Stress Incontinence

Worrying you’ll leak when you cough, sneeze or laugh

Pelvic floor and incontinence issues are common, with one in three women experiencing problems in their lifetime. The most common type of incontinence is stress incontinence. The good news is that this form of incontinence is usually and easily treatable.

When you cough, sneeze or run, the pressure in the abdomen increases and exerts force on the bladder. The pelvic floor and urethral sphincters must contract forcefully to keep the bladder closed and prevent leaking. If they’re weak, or if there’s movement of the bladder and urethra (normally as a result of childbirth or the menopause), urine will leak out of the bladder and down the urethra.

Studies have shown that tailored pelvic floor strengthening exercises can reduce or resolve stress incontinence in up to 75% of people.

To engage and strengthen the pelvic floor muscles, gently squeeze and lift through the rectum, vagina and urethra, as if you are trying to stop breaking wind and passing urine. For some, imagining pulling up a blueberry into the vagina is a better way of visualising and feeling the lift of the pelvic floor. Hold the contraction for 10 seconds and repeat 10 times. Then complete 10 short sharp pull-ins as hard as you can and quickly let go. Avoid gripping the abdominal muscles, holding your breath, or squeezing your bum and inner thigh muscles. You should repeat this 5 times per week.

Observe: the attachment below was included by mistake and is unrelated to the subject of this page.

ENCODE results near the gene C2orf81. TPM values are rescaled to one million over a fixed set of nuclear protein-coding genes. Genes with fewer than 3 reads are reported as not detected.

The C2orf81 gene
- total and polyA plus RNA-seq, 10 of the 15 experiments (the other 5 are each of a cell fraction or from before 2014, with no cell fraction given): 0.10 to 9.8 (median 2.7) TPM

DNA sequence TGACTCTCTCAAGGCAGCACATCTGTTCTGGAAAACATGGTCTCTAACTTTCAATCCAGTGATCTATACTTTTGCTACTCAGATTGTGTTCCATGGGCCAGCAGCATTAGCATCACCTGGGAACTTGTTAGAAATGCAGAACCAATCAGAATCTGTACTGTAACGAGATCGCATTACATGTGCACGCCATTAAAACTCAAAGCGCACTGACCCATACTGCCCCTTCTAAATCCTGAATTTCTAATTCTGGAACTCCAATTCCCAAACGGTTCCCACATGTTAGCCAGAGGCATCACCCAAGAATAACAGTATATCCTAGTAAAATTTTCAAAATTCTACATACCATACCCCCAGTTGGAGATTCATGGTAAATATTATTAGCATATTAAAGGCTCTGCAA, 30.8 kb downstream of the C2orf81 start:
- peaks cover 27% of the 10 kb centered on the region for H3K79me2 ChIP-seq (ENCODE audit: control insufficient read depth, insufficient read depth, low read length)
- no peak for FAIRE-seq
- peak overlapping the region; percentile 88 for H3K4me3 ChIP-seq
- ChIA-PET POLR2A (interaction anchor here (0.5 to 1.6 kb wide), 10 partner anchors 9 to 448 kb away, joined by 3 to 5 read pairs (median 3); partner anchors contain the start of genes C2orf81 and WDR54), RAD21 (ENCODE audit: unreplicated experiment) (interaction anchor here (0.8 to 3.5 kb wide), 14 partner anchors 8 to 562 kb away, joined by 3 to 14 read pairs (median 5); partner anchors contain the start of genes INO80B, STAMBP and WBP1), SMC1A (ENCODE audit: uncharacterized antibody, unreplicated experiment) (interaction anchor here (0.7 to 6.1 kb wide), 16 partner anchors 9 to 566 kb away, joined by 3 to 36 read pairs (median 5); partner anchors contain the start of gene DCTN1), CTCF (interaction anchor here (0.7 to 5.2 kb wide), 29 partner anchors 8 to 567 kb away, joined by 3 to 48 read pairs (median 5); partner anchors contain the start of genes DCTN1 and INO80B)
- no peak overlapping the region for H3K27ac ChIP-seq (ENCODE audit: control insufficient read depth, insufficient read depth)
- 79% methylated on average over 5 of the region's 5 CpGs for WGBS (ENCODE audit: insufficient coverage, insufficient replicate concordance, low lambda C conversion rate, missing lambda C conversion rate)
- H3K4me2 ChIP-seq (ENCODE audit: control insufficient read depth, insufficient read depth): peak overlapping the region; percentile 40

Unfortunately, up to 70% of people complete their pelvic floor exercises incorrectly, so it’s always advisable to see a Pelvic Health Physiotherapist to check your technique and adapt the exercises to suit your individual needs. This is even more important if you are experiencing symptoms, as weak pelvic floors are often more difficult to activate and strengthen. Every pelvic floor is different, so exercises must be tailored to suit your individual strength, endurance and exercise tolerance.

Strengthening the pelvic floor muscles works the same way as any strength programme. You need to complete the exercises regularly in order to reap the benefits, and if you stop your exercises you will start to lose strength within 4-6 weeks. To remain consistent with your programme, it’s important to integrate the pelvic floor exercises into your daily routine so they become second nature. If you don’t use it, you’ll lose it, as the saying goes.

It is equally important to strengthen the core and gluteal muscles that work in conjunction with the pelvic floor. These muscles work together to stabilise your pelvic when you walk, sit and move and are often overlooked when treating pelvic floor issues. Strengthening the pelvic muscles ensures the pelvic floor doesn’t absorb additional load and endure undue stress throughout the day. This is particularly important if you notice your symptoms are worse at the end of the day or after exercise.

Pilates – and particularly Dynamic Reformer Pilates is a great way of strengthening the pelvic muscles using a combination of low impact resistance, balance and stability training, as well as postural control. Pelvic strengthening should always be done alongside any pelvic floor rehabilitation programme for maximum benefit.

If you’d like to speak to one of our specialist Pelvic Health Physiotherapists, please complete the following enquiry form and we’ll contact you to arrange a convenient time.

Self-paid pelvic health consultations can also be booked online.

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